So I’m not exactly sure what’s going on in this video from designer Dave Razor. Suffice to say there are lots of fingers, bizarre sounds, and generally it’s all a little creepy. And yet I can’t stop watching. (via Jason Sondhi)
Here on Colossal we’ve seen an entire 1969 Mustang Coupe made from paper, and a stunning stop motion time-lapse of a rebuilt Triumph Spitfire, but this new sculptural piece by artist Eric van Hove might take the cake for labor-intensive automotive art. After receiving a Cda-Projects Grant the artist headed to Morrocco to create V12 Laraki, an excruciatingly detailed Mercedes V12 engine built from 53 materials that were hand-forged from 35 master craftsmen from various regions in Morocco.
Nine months in the making,V12 Laraki began when van Hove dismantled a mercedes engine and then set about creating faithful reproductions of every single component, some 465 parts and 660 bolts made of casted copper. Contracting with artists around Morocco the engine was made with white cedar wood, high Atlas red cedar wood, walnut wood, lemon wood, orange wood, ebony wood of Macassar, mahogany wood, thuya wood, Moroccan beech wood, pink apricot wood, mother of pearl, yellow copper, nickel plated copper, red copper, forged iron, recycled aluminum, nickel silver, silver, tin, cow bone, goat bone, malachite of Midelt, agate, green onyx, tigers eye, Taroudant stone, sand stone, red marble of Agadir, black marble of Ouarzazate, white marble of Béni Mellal, pink granite of Tafraoute, goatskin, cow-skin, lambskin, resin, cow horn, rams horn, ammonite fossils of the Paleozoic from Erfoud, Ourika clay, geometric terra cotta with vitreous enamel (zellige), green enamel of Tamgrout, paint, cotton, Argan oil, cork, henna, rumex. In case you were interested.
While the engine is of course not meant to be functional, the piece acts as an incredible testament to Moroccan craft, as well as a fascinating amalgam of natural resources and materials found in the region. You can learn more about the project on the artists website and over on Facebook.
With a wildly surreal imagination, artist Rustam QBic from Kazan, Russia creates fish adorned with houses and windows, elephants sprouting giant buildings, and a goose whose feathers are made from a ocean of angry waves. Almost every one of his creations, be it on paper or on a wall is brimming with wonderful ideas and often have to be viewed up close to appreciate their full detail. He most recently completed murals for the LGZ Festival and for Art-Ovrag 2013, and you can see many more paintings, illustrations, and other work over on Facebook. (via StreetArtNews)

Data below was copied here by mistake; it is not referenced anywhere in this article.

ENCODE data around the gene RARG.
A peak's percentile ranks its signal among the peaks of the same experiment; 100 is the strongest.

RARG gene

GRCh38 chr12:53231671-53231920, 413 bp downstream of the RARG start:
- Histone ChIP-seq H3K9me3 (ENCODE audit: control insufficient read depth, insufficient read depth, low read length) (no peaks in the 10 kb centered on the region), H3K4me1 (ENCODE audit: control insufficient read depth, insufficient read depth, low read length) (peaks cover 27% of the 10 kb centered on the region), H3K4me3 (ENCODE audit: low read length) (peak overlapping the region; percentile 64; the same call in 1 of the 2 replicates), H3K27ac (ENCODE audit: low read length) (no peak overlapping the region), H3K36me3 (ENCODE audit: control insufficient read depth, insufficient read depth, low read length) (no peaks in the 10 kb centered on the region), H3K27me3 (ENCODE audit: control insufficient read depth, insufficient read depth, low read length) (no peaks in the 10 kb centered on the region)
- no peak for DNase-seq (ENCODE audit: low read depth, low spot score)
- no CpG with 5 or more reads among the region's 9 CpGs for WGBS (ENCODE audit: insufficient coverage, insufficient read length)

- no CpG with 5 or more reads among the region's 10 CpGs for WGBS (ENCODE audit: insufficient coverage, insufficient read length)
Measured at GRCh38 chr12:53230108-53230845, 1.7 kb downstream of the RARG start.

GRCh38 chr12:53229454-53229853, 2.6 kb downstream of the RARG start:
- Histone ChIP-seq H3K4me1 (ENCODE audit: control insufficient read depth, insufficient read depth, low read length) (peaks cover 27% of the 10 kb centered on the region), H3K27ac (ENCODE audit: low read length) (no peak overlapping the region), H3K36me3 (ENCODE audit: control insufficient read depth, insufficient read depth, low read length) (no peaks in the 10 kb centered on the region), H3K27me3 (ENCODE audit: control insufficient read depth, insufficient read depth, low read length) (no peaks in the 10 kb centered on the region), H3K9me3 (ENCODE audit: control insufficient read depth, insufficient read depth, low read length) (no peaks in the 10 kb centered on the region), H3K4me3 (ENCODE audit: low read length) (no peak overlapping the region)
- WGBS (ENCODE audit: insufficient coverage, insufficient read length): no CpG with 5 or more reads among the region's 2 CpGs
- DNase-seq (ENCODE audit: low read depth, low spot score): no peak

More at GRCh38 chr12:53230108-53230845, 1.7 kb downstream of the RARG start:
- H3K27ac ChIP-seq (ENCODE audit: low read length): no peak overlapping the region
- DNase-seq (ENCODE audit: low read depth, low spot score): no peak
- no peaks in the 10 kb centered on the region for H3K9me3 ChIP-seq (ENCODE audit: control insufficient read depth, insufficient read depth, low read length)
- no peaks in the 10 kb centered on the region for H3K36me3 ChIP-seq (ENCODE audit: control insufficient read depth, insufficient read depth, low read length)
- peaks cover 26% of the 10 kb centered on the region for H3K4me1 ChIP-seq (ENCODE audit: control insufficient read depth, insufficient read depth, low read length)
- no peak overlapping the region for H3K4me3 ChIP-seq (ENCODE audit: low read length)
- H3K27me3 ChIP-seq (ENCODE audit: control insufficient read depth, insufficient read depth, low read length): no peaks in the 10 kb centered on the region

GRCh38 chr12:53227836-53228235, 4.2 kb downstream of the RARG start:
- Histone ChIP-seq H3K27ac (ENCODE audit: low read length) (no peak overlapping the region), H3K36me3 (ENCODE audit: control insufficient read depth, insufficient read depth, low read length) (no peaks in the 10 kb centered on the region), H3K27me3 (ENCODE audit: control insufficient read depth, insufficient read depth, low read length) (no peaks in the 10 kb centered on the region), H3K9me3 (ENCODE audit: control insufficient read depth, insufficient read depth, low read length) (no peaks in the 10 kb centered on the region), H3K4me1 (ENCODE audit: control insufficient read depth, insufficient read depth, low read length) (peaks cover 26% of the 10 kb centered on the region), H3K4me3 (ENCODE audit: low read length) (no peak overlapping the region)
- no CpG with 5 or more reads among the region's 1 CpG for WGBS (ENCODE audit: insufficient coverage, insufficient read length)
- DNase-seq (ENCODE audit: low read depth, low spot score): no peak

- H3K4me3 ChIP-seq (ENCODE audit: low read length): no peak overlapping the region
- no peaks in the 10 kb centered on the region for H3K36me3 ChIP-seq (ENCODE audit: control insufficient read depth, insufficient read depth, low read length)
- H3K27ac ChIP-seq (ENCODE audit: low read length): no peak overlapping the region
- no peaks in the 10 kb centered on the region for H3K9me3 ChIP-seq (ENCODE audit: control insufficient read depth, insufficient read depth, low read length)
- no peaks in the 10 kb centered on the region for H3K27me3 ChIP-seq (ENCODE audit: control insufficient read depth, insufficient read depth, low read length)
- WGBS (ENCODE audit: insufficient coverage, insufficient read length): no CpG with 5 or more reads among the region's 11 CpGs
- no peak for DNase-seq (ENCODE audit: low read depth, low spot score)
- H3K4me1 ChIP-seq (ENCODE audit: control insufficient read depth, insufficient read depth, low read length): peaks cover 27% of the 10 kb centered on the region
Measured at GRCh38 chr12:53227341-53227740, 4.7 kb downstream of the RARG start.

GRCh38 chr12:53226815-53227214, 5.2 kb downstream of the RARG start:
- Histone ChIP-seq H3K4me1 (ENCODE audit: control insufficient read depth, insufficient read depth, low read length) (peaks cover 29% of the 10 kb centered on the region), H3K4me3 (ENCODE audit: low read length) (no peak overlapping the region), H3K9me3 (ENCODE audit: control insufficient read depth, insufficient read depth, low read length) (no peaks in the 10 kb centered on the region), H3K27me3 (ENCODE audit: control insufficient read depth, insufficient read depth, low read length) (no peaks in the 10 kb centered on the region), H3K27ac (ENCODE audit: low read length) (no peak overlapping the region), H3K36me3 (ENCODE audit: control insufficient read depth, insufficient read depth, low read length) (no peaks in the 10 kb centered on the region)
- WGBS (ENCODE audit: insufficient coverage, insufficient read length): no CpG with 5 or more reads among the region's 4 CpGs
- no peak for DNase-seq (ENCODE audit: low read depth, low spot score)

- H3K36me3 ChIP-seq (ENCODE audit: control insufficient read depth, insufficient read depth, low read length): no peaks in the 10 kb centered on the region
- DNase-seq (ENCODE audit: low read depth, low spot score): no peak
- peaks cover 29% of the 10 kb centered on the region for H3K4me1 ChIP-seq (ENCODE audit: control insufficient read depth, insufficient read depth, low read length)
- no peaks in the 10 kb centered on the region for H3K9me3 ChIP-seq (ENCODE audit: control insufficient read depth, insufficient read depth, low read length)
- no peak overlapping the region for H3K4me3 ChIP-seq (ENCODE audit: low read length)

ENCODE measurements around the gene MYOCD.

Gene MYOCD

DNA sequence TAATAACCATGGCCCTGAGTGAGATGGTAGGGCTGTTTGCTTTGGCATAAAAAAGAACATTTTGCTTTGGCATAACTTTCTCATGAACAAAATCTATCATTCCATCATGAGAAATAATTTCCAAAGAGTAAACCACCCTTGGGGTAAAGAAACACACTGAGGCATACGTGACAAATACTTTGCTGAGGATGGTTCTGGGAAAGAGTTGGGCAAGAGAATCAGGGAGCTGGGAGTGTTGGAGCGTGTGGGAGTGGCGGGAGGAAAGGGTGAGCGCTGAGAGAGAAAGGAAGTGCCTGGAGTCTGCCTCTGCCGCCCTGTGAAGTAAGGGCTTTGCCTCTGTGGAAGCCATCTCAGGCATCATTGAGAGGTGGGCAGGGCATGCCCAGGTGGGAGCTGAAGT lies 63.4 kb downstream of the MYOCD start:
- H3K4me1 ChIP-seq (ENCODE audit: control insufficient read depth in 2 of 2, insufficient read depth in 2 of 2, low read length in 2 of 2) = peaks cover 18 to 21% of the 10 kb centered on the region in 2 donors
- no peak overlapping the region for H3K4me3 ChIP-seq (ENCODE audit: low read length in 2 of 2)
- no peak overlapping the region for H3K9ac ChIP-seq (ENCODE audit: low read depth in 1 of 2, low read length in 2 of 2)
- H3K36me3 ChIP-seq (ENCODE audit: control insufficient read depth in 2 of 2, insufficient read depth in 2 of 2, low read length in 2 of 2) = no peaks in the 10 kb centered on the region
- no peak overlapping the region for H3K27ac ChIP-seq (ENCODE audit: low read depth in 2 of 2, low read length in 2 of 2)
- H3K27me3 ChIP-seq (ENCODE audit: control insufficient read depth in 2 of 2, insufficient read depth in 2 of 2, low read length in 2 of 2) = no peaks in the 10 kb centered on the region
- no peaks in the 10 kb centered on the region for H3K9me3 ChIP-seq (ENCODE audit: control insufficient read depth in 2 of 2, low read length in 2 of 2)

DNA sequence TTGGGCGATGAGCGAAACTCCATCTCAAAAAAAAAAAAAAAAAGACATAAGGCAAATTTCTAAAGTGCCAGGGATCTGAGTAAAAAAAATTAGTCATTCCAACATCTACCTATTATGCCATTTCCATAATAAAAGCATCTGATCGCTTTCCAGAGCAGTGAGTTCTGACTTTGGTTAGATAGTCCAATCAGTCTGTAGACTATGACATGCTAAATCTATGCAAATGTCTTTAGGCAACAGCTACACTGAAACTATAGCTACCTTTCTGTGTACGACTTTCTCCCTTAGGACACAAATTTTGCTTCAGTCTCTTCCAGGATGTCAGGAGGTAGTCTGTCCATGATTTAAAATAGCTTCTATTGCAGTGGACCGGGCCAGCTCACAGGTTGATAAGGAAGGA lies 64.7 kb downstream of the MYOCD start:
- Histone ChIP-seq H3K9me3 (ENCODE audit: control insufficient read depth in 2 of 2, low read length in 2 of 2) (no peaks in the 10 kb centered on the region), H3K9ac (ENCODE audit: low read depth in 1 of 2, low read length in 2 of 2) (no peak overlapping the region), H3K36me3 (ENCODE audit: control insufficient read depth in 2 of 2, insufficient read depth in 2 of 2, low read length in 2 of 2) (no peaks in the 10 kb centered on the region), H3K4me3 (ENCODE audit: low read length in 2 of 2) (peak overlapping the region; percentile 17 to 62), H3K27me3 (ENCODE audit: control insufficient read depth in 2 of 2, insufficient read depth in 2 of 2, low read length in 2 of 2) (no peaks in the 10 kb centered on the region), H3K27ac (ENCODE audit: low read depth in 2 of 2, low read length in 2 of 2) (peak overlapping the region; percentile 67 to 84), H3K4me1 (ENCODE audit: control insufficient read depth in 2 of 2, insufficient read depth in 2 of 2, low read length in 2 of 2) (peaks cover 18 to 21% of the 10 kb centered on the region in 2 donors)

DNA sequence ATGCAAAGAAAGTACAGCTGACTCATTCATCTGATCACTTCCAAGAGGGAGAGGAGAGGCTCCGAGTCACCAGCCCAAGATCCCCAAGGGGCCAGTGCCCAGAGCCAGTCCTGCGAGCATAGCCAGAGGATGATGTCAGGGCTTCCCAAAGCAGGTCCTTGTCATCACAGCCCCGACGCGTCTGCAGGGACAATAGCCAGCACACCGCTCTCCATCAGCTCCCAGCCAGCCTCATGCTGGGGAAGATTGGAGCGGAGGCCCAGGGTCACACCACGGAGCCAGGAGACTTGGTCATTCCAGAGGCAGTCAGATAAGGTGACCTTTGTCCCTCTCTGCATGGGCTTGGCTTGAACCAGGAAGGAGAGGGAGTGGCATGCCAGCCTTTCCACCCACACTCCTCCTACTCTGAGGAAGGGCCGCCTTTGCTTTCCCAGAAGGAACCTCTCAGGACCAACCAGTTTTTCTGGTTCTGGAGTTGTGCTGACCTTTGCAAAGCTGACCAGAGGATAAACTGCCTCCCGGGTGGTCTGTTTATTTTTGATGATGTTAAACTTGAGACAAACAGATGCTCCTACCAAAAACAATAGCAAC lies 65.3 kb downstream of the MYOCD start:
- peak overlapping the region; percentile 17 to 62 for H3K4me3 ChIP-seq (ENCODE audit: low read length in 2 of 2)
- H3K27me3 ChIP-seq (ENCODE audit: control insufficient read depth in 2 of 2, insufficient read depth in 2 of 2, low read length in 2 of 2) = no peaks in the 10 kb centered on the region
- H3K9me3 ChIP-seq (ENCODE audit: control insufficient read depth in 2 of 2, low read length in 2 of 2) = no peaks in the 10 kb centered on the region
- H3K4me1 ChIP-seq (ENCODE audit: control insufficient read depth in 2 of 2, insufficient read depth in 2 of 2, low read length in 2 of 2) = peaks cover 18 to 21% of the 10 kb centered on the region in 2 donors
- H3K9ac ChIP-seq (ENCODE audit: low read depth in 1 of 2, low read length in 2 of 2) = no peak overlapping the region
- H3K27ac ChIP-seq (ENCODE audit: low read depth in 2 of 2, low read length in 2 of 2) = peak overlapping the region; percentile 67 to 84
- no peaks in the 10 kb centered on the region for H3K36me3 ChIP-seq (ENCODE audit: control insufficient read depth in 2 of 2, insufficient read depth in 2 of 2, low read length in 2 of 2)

Minimals are a new line of modular toy models currently in development by designer Sebastián Burga. The designer has been working on the wacky looking animals since 2008 and they recently won a Silver A Design Award at the A’Design Awards. While it doesn’t look like they are currently available for purchase, you can see a lot more over on Facebook and Behance.
Artist Willy Verginer lives and works in a small town called Ortisei in South Tyrol, Italy. His figurative sculptures are carved from solid pieces of lindenwood and often painted with acrylic or accompanied by additional materials. Several of his more recent works as part of a series called Human Nature were on exhibition at Galerie Majke Hüsstege earlier this year and you can see much more of his work on his website. (via Empty Kingdom)
As part of ongoing research into the transmission of lungworm from snails to dogs, a team of researchers from the Ecology department at the University of Exeter lead by Dr. Dave Hodgson created an experiment to track the movement of snails through a garden at night. The team tagged hundreds of live snails with an array of LEDs and UV paint and then tracked their speed and patterns of movement at night. Apparently lungworm infections are potentially fatal in dogs and nobody is exactly sure how the organisms make the leap from snails to dogs in the first place, though the assumption is accidental ingestion. You can watch the awesome timelapse of glow-in-the-dark snails starting around 2:15 in the video above, or watch the entire clip here. Be Lungworm Aware! (via Hungeree)